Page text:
Clothing and architecture structures are occupied with our bodies; reinforced fabrications used as shelters. They reflect the values, economic security and norms of society. From the primitive time period to the twenty-first century, they have yet to decrease in value.

Growing up, design was always interesting to me, whether it was decorating the interior of a home, drawing the layout of various rooms or even modifying clothing to reflect a certain purpose and aesthetic. It was not until later in my childhood that there was an understanding and realization that this imagination and creativity was connected to a passion for architecture. At the same time, I experienced a blossoming interest in dressing and making clothing, and with a few seasons of watching America’s Next Top Model, my passion grew even more.

The magical, juxtaposed passion of fashion and architecture came to fruition as I was studying architecture. I was required to select an architecture thesis topic, and later was advised to choose something I love. My thought was, “why not explore my two loves together?” They cross-pollinated in so many ways that I found extremely fascinating. Through studying and research, I found that there were very obvious similarities between the two disciplines as it relates to function, construction techniques and style. To give a better understanding of these similarities, it’s helpful to describe them, not only through words, but also through a visual analysis to gain a better understanding of their relationship.


Both fashion and architecture do the following:

  • shelter human beings and are designed around their proportions
  • they are composed of skin and structure [needle, threads, materials, columns, paneling etc.], and entrances and exits [zippers, holes, doors, windows etc.]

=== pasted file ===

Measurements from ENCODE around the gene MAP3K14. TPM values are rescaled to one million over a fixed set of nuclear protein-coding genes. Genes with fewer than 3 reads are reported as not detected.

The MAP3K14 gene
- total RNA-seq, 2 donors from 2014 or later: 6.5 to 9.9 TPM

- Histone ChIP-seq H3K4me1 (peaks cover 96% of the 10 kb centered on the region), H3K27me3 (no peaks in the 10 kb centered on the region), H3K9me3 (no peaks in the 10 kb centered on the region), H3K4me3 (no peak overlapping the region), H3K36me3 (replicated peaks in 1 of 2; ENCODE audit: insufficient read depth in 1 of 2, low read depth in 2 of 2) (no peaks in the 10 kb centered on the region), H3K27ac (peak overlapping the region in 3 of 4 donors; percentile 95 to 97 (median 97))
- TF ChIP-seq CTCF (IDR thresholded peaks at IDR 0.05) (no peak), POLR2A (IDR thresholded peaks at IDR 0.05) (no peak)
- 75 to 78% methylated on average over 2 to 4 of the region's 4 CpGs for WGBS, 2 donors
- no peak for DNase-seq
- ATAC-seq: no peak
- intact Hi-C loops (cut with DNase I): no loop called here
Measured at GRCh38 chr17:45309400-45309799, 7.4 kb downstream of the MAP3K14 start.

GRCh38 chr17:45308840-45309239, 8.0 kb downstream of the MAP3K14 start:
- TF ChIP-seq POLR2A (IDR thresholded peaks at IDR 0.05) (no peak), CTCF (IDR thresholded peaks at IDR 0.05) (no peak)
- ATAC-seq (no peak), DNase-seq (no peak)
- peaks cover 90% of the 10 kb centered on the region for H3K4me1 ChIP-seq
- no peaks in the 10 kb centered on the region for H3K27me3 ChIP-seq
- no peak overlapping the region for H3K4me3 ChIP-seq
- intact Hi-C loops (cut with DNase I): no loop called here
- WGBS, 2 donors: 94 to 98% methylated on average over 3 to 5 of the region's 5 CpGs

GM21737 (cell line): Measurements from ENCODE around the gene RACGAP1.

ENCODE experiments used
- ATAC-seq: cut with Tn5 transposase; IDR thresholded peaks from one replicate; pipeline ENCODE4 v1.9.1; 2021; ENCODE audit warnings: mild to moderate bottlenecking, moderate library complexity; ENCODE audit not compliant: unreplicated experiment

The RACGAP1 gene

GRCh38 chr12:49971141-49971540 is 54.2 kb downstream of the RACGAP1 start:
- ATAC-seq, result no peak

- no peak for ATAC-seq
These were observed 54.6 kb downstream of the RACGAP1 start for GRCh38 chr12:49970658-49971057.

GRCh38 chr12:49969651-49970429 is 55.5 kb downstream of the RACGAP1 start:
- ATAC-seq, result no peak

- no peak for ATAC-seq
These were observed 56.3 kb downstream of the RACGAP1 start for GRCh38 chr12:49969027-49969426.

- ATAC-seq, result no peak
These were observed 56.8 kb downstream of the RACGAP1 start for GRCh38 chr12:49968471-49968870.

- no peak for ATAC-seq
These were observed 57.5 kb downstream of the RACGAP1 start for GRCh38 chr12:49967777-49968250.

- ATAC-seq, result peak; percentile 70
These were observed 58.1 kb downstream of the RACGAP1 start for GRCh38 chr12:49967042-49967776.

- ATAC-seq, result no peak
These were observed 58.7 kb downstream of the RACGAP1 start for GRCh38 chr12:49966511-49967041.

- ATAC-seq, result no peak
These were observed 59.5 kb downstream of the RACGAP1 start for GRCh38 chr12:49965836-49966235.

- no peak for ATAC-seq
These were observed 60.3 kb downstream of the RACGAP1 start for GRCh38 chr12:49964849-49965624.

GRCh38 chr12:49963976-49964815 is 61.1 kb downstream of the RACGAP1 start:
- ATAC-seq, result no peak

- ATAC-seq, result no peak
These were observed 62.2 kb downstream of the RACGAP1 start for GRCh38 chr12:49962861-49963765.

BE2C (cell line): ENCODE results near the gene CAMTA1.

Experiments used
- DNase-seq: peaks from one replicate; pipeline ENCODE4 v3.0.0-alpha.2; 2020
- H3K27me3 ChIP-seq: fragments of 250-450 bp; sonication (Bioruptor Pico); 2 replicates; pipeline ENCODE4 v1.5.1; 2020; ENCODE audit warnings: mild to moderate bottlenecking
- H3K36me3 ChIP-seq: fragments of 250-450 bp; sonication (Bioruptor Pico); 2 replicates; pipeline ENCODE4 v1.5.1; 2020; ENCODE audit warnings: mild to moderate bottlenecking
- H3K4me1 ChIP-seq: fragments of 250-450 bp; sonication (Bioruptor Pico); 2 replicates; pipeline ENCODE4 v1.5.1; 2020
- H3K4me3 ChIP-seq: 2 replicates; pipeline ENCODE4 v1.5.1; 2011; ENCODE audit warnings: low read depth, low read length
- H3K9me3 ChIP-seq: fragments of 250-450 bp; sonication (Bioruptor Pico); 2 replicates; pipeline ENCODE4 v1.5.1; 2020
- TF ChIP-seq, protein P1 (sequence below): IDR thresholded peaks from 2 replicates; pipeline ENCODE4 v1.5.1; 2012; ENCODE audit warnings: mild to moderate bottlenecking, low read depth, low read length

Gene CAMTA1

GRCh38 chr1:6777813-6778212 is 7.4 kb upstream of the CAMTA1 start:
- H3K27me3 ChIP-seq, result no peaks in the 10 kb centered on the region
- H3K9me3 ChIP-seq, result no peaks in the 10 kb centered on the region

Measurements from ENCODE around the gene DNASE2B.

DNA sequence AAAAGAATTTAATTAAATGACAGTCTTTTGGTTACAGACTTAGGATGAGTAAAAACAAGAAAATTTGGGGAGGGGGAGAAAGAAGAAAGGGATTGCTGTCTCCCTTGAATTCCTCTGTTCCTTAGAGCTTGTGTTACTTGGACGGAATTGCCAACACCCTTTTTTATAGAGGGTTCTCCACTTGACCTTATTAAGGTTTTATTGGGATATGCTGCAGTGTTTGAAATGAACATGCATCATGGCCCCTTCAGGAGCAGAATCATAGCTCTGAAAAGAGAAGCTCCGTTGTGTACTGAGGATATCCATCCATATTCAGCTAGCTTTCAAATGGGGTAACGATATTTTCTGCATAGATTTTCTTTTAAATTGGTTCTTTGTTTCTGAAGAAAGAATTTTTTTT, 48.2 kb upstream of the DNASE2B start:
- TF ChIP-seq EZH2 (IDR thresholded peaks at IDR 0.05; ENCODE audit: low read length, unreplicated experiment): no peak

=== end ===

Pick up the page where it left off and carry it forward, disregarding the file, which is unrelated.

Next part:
• they pay close attention to details and progress, just as technology does


Although construction technique terms vary between both fashion and architecture, they result in similar geometries. Box pleating, flouncing and knife pleating are some of these techniques in both fashion and architectural forms.


In some instances, both fashion and architecture share the same stylistic terms. The below “terms” of Architecture – De Stijl, Deconstructivism, Baroque – are technically time periods which depend entirely on the background of where it originated. In this case, De Stijl, Deconstructivism and Baroque are used across both disciplines.

This blog only illustrates three basic elements that connect fashion and architecture; there are still many other similarities such as history, culture, weather and others that connect the two. There are also designers in both fashion and architecture, such as the late Zaha Hadid, Tom Ford, Raf Simons, etc., who gained inspiration from these concepts and blended them creatively to design buildings and clothing. Some of this was accomplished by taking the idea of form and applying them not only to what we inhabit, but what we wear as well. Zaha Hadid specifically collaborated with jewelry designer Atelier Swarovski to design jewelry that reflected a complex form related to the way she designed architecture. This opportunity led her to create many more pieces of jewelry, footwear and handbags, with inspiration from her major design moves such as light and shadow and form. She was truly what we called “a lady who created curves.”

Design is a common thing we can all appreciate. Whether it is fashion, architecture, art, furniture, graphic design, etc., we can cross-pollinate almost any two disciplines to create something that is both functional and aesthetically pleasing. Although when we hear the word “design,” we automatically think of how something looks, but there is always more to it than aesthetics. How design functions and makes us feel is also important, and which is why design will always matter.